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Management article
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Reference no. 82306
Authors: John S Fielden
Published by: Harvard Business Publishing
Published in: "Harvard Business Review", 1982
Length: 9 pages

Abstract

Managers and subordinates often experience confusion about what style to use when they write letters and memorandums. They make revisions and rancor builds. Style is more than a matter of using words with appropriate denotations; it is also using words with appropriate connotations. Thus, style is partly a matter of tone. A workable definition of style in business writing is: that choice of words, sentences, and paragraph format which by virtue of being appropriate to the situation and to the power positions of both writer and reader produces the desired reaction and result.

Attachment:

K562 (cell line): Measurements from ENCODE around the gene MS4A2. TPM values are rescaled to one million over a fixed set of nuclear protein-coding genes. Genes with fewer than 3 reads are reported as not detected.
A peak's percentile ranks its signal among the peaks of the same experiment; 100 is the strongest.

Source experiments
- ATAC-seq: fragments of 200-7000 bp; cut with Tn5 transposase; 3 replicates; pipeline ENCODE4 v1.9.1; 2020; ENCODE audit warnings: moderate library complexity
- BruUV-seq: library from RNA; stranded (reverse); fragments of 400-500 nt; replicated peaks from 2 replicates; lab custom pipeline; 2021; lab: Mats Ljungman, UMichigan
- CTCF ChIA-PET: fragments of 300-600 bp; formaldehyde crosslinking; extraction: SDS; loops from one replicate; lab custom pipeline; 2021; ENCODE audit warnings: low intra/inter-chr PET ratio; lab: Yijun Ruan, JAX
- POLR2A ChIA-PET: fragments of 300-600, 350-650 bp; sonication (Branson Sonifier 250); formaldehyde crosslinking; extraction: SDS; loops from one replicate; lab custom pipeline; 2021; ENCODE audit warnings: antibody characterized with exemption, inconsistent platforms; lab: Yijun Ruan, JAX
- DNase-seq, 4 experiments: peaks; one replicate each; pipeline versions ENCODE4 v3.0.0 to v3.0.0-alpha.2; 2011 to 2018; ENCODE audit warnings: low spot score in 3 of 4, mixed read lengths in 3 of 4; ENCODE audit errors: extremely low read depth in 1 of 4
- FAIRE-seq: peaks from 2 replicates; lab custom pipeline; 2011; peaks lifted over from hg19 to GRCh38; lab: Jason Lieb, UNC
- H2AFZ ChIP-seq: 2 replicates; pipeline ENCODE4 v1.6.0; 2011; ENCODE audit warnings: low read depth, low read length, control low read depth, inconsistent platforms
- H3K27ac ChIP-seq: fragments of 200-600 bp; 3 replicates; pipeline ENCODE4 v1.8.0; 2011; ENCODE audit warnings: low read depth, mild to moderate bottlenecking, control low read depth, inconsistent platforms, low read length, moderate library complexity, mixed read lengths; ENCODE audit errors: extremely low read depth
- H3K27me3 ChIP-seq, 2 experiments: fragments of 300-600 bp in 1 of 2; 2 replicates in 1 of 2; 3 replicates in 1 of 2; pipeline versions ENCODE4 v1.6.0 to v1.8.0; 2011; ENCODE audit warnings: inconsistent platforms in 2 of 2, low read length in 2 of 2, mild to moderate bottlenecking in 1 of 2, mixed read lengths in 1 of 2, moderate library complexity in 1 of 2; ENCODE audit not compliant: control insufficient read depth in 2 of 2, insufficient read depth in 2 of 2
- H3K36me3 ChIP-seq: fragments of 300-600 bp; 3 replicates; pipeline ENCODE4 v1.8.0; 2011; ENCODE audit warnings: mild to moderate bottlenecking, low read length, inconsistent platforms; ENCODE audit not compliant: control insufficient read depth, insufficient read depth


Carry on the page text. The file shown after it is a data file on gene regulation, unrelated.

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Abstract

Managers and subordinates often experience confusion about what style to use when they write letters and memorandums. They make revisions and rancor builds. Style is more than a matter of using words with appropriate denotations; it is also using words with appropriate connotations. Thus, style is partly a matter of tone. A workable definition of style in business writing is: that choice of words, sentences, and paragraph format which by virtue of being appropriate to the situation and to the power positions of both writer and reader produces the desired reaction and result.

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